Variable pricing and time-based charges can be a valuable way to improve efficiency. Surge pricing pushes people with flexibility to use chargers and times that may be cheaper, which allows for more even utilization and makes it possible for a number of chargers to serve more people efficiently. Time-based charges discourage inefficient behavior, such as staying hooked up once your battery is full or using an L3 charger beyond 80% charge. Again, this makes it possible for more people to more efficiently use a limited number of chargers.

What would be useful is if the fees were regulated. Some cities do this for cabs. The per mile/minute rate is set, but higher preset rates (or even some flat rates) are set for certain parts of town and certain routes.

3WiperB
3WiperB
2 months ago

If surge pricing is implemented, I hope it’s based on minutes at the charger, rather than a kwh rate. Then the cars that can charge at 250kw don’t get penalized as much as the ones that are charging at 100kw. And you penalize the people who charge to 100% (when the charge rate slows down) more than the people who only charge to 80% and free up the charger.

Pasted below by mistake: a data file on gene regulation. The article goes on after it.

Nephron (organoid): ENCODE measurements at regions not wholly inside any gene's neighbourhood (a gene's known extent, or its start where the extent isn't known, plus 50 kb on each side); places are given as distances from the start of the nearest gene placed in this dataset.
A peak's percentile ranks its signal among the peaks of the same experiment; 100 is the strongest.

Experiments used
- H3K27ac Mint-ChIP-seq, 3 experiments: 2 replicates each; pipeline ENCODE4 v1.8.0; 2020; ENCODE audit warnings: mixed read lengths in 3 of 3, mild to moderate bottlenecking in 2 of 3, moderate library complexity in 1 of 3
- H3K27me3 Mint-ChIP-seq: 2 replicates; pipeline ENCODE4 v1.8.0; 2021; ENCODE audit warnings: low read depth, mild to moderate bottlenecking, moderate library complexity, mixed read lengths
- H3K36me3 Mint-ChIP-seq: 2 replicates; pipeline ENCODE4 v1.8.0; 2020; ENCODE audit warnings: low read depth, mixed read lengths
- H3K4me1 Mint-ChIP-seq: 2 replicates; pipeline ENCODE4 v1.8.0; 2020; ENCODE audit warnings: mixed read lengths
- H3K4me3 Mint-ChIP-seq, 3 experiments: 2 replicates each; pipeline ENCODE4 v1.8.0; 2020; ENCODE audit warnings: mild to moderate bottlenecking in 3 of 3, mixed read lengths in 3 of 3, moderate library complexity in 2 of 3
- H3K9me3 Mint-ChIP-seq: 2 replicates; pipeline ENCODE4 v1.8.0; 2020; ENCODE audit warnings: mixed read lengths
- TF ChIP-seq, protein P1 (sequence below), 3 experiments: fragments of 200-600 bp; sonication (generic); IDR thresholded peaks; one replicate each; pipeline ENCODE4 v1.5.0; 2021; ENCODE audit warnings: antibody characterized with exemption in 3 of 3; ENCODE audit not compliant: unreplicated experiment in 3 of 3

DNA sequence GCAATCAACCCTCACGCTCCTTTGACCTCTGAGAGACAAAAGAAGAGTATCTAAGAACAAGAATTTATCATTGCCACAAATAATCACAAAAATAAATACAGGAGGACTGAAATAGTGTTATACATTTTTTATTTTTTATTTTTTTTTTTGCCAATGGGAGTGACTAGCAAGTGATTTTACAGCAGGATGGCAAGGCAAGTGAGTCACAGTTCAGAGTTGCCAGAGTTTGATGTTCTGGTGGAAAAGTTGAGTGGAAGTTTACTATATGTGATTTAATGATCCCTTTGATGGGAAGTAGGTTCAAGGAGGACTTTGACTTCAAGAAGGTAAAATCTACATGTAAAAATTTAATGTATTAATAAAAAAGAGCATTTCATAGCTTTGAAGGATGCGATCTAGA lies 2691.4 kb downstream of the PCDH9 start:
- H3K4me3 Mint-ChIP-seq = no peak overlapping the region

Surge pricing is not good for the consumer though, because the chargers will be more profitable if they remain scarce if surge pricing is implemented. So companies will have an incentive to leave them scarce to make more money.

Last edited 2 months ago by 3WiperB
Aaron
Aaron
2 months ago
Reply to  3WiperB

Surge pricing is not good for the consumer though, because the chargers will be more profitable if they remain scarce if surge pricing is implemented. So companies will have an incentive to leave them scarce to make more money.

Yes and no. Surge pricing does theoretically improve margins. However, increasing rates reduces demand (which is one of the desired effects of surge pricing). If average pricing is too high, demand is reduced too much, and the total earning potential is negatively impacted. Surge pricing is intended to shift elastic demand while taking advantage of inelastic demand to increase margins.